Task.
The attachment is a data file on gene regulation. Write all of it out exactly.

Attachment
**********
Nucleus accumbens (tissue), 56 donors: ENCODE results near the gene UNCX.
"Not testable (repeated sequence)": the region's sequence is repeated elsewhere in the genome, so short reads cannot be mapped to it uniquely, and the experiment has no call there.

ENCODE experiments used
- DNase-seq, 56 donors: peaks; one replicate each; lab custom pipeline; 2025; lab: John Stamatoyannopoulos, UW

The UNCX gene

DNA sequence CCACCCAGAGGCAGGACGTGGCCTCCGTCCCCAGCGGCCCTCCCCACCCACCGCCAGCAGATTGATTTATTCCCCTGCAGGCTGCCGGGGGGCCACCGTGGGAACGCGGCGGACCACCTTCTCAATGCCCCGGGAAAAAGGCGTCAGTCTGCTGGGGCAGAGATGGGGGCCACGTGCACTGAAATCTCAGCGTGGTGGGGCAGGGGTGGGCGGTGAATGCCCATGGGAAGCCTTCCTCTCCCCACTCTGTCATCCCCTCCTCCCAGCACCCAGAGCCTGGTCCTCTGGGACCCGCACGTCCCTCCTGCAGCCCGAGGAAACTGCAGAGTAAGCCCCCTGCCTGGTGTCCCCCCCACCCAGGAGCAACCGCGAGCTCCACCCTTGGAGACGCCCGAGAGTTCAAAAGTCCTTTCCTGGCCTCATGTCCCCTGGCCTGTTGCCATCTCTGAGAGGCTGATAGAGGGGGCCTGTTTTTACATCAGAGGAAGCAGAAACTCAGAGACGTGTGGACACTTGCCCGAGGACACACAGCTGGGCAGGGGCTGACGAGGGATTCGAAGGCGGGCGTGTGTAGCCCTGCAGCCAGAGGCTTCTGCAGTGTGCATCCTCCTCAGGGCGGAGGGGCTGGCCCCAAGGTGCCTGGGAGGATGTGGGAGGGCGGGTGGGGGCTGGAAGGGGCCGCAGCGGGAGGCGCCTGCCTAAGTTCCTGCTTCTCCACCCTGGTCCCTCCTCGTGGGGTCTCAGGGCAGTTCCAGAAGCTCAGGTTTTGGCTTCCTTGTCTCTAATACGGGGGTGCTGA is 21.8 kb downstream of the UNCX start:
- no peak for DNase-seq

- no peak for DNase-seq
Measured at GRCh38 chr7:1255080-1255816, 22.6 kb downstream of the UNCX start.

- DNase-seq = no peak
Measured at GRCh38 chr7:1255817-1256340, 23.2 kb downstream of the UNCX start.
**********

Nucleus accumbens (tissue), 56 donors: ENCODE results near the gene UNCX.
"Not testable (repeated sequence)": the region's sequence is repeated elsewhere in the genome, so short reads cannot be mapped to it uniquely, and the experiment has no call there.

ENCODE experiments used
- DNase-seq, 56 donors: peaks; one replicate each; lab custom pipeline; 2025; lab: John Stamatoyannopoulos, UW

The UNCX gene

DNA sequence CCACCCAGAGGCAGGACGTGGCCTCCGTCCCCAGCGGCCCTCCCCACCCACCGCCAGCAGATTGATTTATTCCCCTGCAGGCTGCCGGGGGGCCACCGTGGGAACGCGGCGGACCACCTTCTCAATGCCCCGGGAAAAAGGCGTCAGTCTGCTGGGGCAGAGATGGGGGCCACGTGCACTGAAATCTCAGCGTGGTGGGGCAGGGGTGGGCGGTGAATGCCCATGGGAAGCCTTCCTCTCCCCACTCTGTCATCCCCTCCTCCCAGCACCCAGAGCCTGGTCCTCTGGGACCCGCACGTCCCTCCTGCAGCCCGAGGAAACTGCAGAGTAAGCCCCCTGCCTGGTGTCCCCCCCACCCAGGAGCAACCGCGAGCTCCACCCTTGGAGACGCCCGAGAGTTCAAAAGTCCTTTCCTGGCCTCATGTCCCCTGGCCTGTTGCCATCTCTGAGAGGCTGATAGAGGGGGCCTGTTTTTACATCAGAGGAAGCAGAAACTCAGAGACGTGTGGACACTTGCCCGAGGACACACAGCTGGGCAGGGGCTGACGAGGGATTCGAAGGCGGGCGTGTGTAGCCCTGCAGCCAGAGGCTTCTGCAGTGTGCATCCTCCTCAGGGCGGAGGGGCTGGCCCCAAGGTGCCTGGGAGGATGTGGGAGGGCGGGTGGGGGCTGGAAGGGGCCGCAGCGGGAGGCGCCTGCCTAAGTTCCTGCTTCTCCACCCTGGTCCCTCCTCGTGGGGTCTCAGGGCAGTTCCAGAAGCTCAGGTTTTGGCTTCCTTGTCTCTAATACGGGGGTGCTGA is 21.8 kb downstream of the UNCX start:
- no peak for DNase-seq

- no peak for DNase-seq
Measured at GRCh38 chr7:1255080-1255816, 22.6 kb downstream of the UNCX start.

- DNase-seq = no peak
Measured at GRCh38 chr7:1255817-1256340, 23.2 kb downstream of the UNCX start.